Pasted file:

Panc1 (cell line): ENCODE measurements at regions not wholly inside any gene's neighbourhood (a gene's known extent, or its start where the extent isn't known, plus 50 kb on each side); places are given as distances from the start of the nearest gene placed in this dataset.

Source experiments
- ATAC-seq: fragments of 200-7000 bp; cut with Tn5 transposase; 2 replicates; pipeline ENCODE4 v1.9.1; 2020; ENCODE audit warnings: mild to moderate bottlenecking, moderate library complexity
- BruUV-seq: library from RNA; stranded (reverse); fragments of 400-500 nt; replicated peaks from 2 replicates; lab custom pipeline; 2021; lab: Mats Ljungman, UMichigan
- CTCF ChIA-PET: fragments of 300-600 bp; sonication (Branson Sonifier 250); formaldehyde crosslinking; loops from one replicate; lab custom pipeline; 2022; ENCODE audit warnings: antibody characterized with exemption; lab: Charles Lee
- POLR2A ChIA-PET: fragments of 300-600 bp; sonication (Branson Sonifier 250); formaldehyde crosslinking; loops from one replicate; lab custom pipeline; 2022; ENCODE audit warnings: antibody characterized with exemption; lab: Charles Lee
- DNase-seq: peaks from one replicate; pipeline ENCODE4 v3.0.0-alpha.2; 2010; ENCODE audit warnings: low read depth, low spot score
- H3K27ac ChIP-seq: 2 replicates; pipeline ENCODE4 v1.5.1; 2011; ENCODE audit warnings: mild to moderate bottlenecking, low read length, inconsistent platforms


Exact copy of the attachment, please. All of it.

Panc1 (cell line): ENCODE measurements at regions not wholly inside any gene's neighbourhood (a gene's known extent, or its start where the extent isn't known, plus 50 kb on each side); places are given as distances from the start of the nearest gene placed in this dataset.

Source experiments
- ATAC-seq: fragments of 200-7000 bp; cut with Tn5 transposase; 2 replicates; pipeline ENCODE4 v1.9.1; 2020; ENCODE audit warnings: mild to moderate bottlenecking, moderate library complexity
- BruUV-seq: library from RNA; stranded (reverse); fragments of 400-500 nt; replicated peaks from 2 replicates; lab custom pipeline; 2021; lab: Mats Ljungman, UMichigan
- CTCF ChIA-PET: fragments of 300-600 bp; sonication (Branson Sonifier 250); formaldehyde crosslinking; loops from one replicate; lab custom pipeline; 2022; ENCODE audit warnings: antibody characterized with exemption; lab: Charles Lee
- POLR2A ChIA-PET: fragments of 300-600 bp; sonication (Branson Sonifier 250); formaldehyde crosslinking; loops from one replicate; lab custom pipeline; 2022; ENCODE audit warnings: antibody characterized with exemption; lab: Charles Lee
- DNase-seq: peaks from one replicate; pipeline ENCODE4 v3.0.0-alpha.2; 2010; ENCODE audit warnings: low read depth, low spot score
- H3K27ac ChIP-seq: 2 replicates; pipeline ENCODE4 v1.5.1; 2011; ENCODE audit warnings: mild to moderate bottlenecking, low read length, inconsistent platforms